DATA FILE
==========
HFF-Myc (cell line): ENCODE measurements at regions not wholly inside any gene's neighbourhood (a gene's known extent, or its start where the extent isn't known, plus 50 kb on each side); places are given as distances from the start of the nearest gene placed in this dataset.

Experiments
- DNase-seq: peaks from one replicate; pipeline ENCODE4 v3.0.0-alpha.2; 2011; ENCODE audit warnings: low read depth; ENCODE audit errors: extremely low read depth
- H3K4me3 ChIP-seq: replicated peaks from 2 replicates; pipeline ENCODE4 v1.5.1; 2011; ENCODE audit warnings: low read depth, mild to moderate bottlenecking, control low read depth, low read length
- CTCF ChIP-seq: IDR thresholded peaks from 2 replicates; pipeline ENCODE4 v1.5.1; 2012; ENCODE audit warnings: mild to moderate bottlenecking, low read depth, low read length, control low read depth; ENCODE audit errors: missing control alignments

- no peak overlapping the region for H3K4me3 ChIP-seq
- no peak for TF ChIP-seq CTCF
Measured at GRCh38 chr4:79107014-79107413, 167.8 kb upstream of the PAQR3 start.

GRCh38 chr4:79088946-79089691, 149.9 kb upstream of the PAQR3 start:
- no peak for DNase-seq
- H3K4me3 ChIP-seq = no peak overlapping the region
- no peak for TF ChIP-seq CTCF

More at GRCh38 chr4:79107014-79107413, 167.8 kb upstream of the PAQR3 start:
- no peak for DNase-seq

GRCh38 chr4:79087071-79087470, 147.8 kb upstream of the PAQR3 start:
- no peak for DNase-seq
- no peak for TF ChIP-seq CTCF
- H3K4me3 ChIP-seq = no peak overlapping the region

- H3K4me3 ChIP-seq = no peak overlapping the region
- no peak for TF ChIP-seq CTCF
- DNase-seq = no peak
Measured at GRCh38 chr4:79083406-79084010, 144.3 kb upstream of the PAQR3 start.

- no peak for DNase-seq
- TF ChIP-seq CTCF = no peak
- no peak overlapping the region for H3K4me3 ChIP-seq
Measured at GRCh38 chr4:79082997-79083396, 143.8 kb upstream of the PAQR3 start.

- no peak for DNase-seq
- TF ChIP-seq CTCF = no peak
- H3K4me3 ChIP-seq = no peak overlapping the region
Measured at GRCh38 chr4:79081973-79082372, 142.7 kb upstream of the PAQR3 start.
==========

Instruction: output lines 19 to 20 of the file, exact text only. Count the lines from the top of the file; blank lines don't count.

- H3K4me3 ChIP-seq = no peak overlapping the region
- no peak for TF ChIP-seq CTCF